Regina v Cripps; Ex parte Muldoon: QBD 1983

The election commissioner, Mr Anthony Cripps QC, had purported to explain many months later what he had meant in an order for costs which he had made when handing down his judgment on an election petition. It was argued that he had had the power to do so under the slip rule (a power conferred on the High Court by Ord. 20 r. 11 of the Rules of the Supreme Court), which was a power which had been conferred on him by sections 115(6) and 110(2) of the 1949 Act. The Court was asked to determine whether or not an election court is an inferior tribunal. Having referred to certain cases, Goff LJ observed that it was difficult to extract any precise principle from them and then observed: ‘The most that can be said is that it is necessary to look at all the relevant features of the tribunal in question including its constitution, jurisdiction and powers and its relationship with the High Court in order to decide whether the tribunal should properly be regarded as inferior to the High Court, so that its activities may appropriately be the subject of judicial review by the High Court . . there is an underlying policy in the case of tribunals of limited jurisdiction, whether limited by area, subject matter or otherwise, that unless the tribunal in question should properly be regarded in all the circumstances as having a status so closely equivalent to the High Court that the exercise of power of judicial review by the High Court is for that reason inappropriate, it is in the public interest that remedies by way of judicial review by the High Court should be available to persons aggrieved;’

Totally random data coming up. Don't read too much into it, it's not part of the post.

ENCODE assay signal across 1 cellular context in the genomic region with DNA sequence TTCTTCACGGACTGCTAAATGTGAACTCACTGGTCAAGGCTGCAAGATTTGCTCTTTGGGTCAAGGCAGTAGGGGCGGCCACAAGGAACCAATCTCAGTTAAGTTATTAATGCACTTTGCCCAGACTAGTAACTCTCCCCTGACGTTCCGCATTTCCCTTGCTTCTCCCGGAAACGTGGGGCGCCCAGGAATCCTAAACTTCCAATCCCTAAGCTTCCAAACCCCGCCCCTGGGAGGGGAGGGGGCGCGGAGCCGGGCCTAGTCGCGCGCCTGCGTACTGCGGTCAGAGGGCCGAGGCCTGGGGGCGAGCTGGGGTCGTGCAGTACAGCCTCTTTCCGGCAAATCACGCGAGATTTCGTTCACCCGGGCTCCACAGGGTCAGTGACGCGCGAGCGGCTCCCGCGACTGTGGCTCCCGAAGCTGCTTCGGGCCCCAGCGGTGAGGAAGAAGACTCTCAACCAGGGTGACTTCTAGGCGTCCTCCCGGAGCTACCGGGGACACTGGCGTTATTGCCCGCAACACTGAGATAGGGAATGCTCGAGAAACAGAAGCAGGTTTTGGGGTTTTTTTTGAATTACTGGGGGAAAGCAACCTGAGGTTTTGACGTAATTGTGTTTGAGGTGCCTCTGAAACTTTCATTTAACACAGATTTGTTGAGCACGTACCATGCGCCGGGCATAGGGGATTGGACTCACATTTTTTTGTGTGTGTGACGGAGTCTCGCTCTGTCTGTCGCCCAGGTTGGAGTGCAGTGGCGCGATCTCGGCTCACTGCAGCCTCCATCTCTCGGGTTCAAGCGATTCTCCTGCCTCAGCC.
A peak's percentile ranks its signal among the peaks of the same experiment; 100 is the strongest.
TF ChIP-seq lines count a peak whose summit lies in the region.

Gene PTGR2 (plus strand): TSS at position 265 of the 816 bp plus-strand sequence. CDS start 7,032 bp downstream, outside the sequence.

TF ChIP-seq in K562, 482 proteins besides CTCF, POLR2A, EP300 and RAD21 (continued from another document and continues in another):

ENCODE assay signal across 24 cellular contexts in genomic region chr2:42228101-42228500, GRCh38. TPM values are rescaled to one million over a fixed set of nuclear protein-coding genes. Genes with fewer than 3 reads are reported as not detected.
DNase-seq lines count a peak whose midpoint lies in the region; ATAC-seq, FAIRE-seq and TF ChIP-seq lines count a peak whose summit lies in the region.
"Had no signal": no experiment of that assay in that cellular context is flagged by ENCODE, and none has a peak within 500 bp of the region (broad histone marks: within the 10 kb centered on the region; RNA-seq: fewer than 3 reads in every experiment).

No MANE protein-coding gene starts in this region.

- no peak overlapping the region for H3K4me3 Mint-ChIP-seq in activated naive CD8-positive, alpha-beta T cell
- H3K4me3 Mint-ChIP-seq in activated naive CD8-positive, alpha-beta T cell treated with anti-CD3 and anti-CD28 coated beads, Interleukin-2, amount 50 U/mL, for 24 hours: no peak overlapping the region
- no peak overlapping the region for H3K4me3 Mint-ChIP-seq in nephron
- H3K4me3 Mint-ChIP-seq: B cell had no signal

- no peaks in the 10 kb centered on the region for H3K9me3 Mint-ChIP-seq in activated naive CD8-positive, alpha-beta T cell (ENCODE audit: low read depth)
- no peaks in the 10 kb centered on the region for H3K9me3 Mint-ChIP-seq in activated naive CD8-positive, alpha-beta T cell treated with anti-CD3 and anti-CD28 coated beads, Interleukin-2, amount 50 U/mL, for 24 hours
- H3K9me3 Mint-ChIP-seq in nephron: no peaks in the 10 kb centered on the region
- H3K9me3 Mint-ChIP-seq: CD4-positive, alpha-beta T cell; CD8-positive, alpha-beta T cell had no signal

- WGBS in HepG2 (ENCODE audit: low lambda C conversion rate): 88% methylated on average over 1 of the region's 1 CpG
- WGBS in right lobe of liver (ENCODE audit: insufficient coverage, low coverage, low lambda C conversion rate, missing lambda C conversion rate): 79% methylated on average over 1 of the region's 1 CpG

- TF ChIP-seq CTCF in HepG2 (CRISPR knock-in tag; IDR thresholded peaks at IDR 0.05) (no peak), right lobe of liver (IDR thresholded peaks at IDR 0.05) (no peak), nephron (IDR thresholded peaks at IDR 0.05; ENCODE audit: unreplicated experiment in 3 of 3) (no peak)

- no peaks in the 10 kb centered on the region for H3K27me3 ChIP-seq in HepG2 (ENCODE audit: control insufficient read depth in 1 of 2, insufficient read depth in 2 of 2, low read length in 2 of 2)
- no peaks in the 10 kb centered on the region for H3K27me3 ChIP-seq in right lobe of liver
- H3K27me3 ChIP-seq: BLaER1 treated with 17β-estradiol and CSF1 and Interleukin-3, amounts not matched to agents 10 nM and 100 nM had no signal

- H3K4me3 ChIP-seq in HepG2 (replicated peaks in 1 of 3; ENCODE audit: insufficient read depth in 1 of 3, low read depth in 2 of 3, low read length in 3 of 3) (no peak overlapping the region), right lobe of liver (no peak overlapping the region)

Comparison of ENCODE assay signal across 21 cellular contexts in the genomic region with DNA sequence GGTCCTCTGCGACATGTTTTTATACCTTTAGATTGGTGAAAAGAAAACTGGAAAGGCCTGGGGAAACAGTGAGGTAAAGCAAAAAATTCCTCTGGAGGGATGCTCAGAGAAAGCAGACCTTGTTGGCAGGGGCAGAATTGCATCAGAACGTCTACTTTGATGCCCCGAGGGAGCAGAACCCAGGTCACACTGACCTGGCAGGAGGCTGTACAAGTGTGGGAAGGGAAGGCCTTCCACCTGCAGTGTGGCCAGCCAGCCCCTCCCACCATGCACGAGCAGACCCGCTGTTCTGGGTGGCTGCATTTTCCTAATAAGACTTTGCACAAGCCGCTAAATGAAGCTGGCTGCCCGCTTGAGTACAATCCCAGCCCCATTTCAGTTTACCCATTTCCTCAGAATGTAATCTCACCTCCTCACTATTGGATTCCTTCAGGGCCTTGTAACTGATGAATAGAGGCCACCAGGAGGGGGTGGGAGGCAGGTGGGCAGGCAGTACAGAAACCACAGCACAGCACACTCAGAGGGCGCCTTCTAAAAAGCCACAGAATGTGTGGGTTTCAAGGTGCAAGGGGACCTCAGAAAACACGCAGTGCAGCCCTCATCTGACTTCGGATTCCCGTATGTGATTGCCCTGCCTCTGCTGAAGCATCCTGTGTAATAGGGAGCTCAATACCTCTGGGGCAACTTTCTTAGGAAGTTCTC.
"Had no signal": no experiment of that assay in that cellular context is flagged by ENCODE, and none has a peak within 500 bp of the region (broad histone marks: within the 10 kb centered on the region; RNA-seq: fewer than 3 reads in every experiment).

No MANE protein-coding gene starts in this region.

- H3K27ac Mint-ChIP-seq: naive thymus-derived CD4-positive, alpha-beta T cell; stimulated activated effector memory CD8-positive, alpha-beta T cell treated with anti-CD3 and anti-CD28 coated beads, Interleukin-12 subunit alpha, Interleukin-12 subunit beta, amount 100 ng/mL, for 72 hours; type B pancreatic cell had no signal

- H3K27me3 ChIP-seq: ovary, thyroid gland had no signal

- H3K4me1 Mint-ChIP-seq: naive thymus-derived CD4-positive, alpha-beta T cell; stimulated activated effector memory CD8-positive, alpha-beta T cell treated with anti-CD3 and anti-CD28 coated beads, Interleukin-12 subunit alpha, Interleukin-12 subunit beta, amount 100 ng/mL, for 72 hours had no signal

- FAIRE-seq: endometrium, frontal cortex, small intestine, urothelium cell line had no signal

‘We accept that the powers of a judge of the High Court include the power to operate the slip rule. However, there must be doubt whether this power was conferred on Mr Cripps under section 115(6) of the Act for the purpose in question. For, once he had made his order, the election court which consisted of him was functus officio and had ceased to exist. Of course, where a High Court judge sitting in the High Court exercises his power under the slip rule to correct accidental errors, he can do so because, although his order has been drawn up, the High Court has not ceased to exist. He can therefore exercise the jurisdiction under R.S.C., Ord. 20, r.11, which is vested in the High Court as such; indeed, it appears to us, if in any particular case the trial judge was not available (for example, because he had died) after the drawing up of the order, another judge of the High Court could exercise the power of the High Court under the slip rule to correct an accidental error. It appears that when an election court has ceased to exist the exercise of powers under the slip rule to correct accidental errors should be made not by the barrister who formerly constituted the election court, but by the High Court by virtue of its powers under section 137(3) of the Act of 1949 . . ‘

Robert Goff LJ, mann J
[1983] 3 WLR 465, [1984] QB 68, [1983] 3 All ER 72
Representation of the People Act 1949 110(2) 115(6)
England and Wales
Cited by:
Appeal fromRegina v Cripps; Ex parte Muldoon CA 1984
The Elections Commissioner had sought, some time after his order on a petition, to clarify the order from costs.
Held: The Commissioner, and in turn Keith J, had been wrong to consider themselves not bound by Muldoon. What Mr Cripps (the . .
CitedThe Conservative and Unionist Party v The Election Commissioner CA 23-Nov-2010
A losing candidate at a local election alleged corrupt and illegal practices relating to the entry of non-existent people on the electoral roll and using postal votes. The Election Commissioner found this proved and the election void, and awarded . .

Lists of cited by and citing cases may be incomplete.


Updated: 13 December 2021; Ref: scu.654117